So it’s finally here. The year it all changes – irrevocably, uncontrollably and hopefully for the better. At least that’s what all the prospectus’ say.
I’ve got into university and am about to start studying the course I’ve been continually obssessing over for the past twelve months, something I’ve been even more infatuated with than watching New Girl and stalking Grant Gustin on Twitter. Yes, I know, his face is just beautiful.
Something strange happens when you get your exam results and they are good. Not Hollywood-glitter, ten thousand watt firework good but real, going to throw up your morning Weetabix you’re so terribly happy, good.
You stand there, hugging your results sheet like the last pair of red skinny jeans in a Topshop sale, terrified someone is going to rip them away from you, guffaw loudly and shout, “You thought you did this well? You poor, pitiful child, these are Master Gabriel’s results from Farley-Hugh Boys School down the road. Yours are here, under this rotting tarpaulin we use to line the horses stalls in winter.”
The fact you have not failed takes a good week or so to even sink in. You have spent so long trying not to even dip your toe in the university-life pool of happiness, you feel guilt-ridden when you’re finally allowed to plunge in.
I spent the few months leading up to results day having daily arguments with my mother over why she can not buy ANYTHING for university in advance, lest she bring the dreaded Karma upon us all.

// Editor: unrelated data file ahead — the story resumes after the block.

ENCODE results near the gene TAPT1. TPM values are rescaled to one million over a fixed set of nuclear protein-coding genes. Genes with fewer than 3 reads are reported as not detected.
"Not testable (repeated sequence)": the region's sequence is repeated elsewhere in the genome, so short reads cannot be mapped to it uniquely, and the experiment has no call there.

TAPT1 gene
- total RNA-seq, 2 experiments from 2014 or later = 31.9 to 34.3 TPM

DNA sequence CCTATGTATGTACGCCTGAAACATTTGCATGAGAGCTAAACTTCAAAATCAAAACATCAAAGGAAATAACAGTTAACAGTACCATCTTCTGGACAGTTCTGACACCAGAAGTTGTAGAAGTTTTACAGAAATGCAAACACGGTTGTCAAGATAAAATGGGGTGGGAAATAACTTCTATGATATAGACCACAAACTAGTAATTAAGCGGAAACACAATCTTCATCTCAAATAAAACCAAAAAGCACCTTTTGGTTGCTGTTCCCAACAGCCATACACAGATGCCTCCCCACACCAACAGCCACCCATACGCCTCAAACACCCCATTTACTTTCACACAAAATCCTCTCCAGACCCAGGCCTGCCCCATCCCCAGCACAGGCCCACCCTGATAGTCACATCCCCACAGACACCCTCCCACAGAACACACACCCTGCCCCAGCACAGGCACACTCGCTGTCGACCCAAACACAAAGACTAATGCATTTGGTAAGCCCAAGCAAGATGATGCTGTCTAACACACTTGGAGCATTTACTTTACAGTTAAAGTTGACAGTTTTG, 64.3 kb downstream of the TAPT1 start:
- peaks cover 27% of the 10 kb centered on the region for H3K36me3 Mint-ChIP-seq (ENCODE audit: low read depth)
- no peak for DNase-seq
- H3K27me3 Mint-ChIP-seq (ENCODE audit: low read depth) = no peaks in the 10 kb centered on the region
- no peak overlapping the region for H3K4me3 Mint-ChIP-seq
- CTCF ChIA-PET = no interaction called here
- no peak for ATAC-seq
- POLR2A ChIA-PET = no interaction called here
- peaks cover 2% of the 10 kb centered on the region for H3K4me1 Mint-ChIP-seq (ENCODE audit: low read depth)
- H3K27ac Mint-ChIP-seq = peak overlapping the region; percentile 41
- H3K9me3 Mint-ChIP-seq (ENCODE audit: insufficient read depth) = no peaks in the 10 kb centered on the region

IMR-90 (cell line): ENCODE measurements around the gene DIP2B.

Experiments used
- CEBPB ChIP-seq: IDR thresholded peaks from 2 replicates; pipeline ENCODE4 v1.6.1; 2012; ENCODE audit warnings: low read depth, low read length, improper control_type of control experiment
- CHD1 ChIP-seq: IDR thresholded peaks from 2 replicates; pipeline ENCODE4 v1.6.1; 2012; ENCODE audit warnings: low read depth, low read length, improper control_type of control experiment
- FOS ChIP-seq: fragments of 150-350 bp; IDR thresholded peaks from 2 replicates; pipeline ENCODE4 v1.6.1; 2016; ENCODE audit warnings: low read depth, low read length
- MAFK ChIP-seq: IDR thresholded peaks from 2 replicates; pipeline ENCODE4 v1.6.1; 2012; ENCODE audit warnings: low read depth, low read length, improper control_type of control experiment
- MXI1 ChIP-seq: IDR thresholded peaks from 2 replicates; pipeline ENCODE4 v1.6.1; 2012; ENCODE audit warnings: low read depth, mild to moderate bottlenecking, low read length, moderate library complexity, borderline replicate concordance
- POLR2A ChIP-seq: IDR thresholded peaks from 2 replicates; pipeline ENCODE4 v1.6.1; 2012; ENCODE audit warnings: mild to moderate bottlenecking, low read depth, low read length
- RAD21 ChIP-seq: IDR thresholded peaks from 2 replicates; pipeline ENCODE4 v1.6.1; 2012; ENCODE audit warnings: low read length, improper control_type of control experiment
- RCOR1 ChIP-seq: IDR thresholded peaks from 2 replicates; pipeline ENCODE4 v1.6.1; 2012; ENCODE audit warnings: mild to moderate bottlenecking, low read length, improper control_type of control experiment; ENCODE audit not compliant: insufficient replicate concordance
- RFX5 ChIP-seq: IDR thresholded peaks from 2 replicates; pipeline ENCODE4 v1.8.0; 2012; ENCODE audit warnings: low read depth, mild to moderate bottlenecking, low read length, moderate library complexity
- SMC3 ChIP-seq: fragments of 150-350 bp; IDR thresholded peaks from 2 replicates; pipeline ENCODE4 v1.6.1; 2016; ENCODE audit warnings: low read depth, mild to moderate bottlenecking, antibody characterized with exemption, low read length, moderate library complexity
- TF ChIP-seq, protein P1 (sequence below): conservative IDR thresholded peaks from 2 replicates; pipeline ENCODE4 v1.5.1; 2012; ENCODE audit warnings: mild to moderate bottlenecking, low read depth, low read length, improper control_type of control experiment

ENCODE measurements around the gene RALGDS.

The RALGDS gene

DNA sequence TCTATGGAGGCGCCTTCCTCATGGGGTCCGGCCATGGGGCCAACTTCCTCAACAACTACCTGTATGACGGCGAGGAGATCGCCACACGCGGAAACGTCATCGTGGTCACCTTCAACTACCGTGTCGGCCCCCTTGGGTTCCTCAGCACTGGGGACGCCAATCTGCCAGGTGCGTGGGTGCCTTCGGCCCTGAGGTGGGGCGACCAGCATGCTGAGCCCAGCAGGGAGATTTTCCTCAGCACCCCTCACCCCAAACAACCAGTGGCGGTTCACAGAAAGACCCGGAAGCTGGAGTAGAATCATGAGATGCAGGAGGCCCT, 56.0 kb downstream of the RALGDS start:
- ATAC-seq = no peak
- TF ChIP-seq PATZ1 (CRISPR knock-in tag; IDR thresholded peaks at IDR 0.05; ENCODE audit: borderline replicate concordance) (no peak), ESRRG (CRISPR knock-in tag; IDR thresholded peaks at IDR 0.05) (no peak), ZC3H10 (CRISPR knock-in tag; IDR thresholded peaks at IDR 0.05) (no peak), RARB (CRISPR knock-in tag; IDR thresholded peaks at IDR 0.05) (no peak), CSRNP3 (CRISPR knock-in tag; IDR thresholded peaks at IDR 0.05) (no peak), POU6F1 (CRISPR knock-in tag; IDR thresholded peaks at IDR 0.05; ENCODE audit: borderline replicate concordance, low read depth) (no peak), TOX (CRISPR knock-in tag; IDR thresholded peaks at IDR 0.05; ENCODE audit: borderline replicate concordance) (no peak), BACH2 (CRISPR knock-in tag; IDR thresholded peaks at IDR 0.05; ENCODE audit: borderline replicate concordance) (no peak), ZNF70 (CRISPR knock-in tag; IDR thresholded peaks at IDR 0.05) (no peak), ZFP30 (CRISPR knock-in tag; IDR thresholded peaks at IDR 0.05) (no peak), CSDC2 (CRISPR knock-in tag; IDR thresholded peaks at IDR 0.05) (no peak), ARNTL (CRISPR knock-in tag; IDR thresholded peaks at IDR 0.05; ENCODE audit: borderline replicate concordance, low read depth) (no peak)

“But this cutlery set is half price,” she would wail, waving a box of spoons enticingly under my wrinkled nose. “It’s only three pounds fifty!”
“It’s not worth it!” I would cry, anguished. “My life is hanging in the balance. Those spoons are the very things that will tip me over the edge!”
So now I sit in my bedroom at home, surrounded by colanders, heaps of clothes, toothpaste, fourteen towels, three pillows, eleven jumpers, (“I just worry you’ll be cold…”) carefully cardboard-covered knives, a drying rack and a tiny pink potato peeler.
Yet it doesn’t seem real right now. I realise I’m thinking of university as a kind of holiday: go away for a bit, have a great time with my mates and come home after a month or so, ready for Dad’s secret ingredient bolognaise and the last episode of Dr Who.
Not that I’m under any illusion my course will be palm-fringed vacation. I have already received at least six emails warning me of the hours needed to commit to the course, the importance of meeting deadlines and a book list. This is expected. You don’t spend two gut-wrenchingly, brain-meltingly, toe-curlingly hard years doing ‘A’ levels and not twig effort is required if you are to succeed.
I am incredibly excited. But also a teeny bit terrified as well. And there’s still four weeks left until move-in day. I’m sure the idea I’m moving away for life will sink in soon. Very soon. Tomorrow in fact. Or next Tuesday at a push.